Innovation is extremely vital in modern-day agriculture. The industry continues to face challenges such as shortage of labour, reduced annual budgets from governments and the many negative impacts that climate change brings (rise in pests and diseases, soil degradation, severe weather events etc).
In the last ten years (2010 to present), there have been many climate-smart techniques developed to help combat some of these challenges and as we know by now, hydroponics is one such measure. Even with the commercialisation of hydroponics, most countries still rely on traditional agriculture for crop production.
The development of agricultural technologies reaps many benefits in traditional agriculture. Farmers no longer must apply fertilisers, water or pesticides manually and uniformly across their fields; they can now use the minimum quantities required and target very specific areas, or even treat individual plants differently.
Further benefits include high crop productivity, less runoff of chemicals into rivers and groundwater, lower environmental and ecological impact and decreased use of water, fertiliser, and pesticides, which in turn reduces food prices.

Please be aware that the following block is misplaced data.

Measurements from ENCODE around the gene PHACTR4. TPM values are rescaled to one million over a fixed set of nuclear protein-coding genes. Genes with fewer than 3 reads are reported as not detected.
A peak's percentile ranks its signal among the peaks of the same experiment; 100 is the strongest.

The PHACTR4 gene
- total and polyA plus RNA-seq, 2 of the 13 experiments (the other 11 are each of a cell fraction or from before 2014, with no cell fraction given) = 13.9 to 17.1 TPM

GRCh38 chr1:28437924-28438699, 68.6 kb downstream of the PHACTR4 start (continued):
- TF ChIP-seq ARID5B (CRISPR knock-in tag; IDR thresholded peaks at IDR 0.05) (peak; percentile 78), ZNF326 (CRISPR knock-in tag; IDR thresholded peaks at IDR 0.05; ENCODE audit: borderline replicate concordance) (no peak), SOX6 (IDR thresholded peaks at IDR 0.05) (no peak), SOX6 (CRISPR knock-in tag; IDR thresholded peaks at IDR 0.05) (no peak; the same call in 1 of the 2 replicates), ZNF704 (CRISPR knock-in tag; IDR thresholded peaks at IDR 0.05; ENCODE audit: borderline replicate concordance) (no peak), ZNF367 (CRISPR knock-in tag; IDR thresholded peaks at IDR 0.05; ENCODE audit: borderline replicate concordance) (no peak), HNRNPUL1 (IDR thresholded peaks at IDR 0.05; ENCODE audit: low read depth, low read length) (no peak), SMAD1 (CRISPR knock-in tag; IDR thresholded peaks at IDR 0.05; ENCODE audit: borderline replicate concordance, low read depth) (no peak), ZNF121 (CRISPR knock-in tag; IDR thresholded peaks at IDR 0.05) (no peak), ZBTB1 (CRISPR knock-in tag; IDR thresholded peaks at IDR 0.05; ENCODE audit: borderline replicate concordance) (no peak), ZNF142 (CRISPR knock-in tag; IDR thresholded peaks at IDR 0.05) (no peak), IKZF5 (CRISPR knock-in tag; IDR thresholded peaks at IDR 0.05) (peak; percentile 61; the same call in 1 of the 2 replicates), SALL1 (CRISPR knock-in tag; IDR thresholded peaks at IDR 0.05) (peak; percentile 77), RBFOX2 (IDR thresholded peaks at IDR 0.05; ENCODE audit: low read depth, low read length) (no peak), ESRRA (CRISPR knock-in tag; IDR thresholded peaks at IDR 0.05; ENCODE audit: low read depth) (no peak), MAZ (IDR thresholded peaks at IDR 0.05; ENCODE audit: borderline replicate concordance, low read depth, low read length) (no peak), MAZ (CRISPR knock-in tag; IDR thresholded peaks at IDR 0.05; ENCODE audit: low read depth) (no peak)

Here are some of the latest research and technologies that were developed to support traditional agriculture:
Smart Farming/Farm Automation—
This is the introduction of robotics into the agricultural sector. Many companies have designed autonomous tractors, robotic harvesters, seeding robots and automatic watering robots. The primary goal of these technologies is to address the major challenge of labour shortage.
Soil and Air Sensors—This is a fundamental addition to the automated farm. These sensors can understand the soil types and air quality and report to the farmer what needs to be adjusted. The soil sensor can indicate the soil temperature and soil moisture content reporting to the farmer if the crop needs water.
Crop Sensors—Similar to the soil sensor, high resolution crop sensors inform the fertiliser application automated equipment of the correct amounts of fertiliser mix needed. Drones and optical sensors can identify the overall health of the crop in the field and give warning to the farmer of any pest or disease that may be attacking the crop.
GPS—In precision agriculture (site-specific farming), Global Positioning System (GPS) enables the coupling of real-time data collection and accurate position information. GPS is used in field mapping, tractor guidance, crop yield mapping and even soil sampling. It allows farmers to work during rain, fog, dust and darkness.
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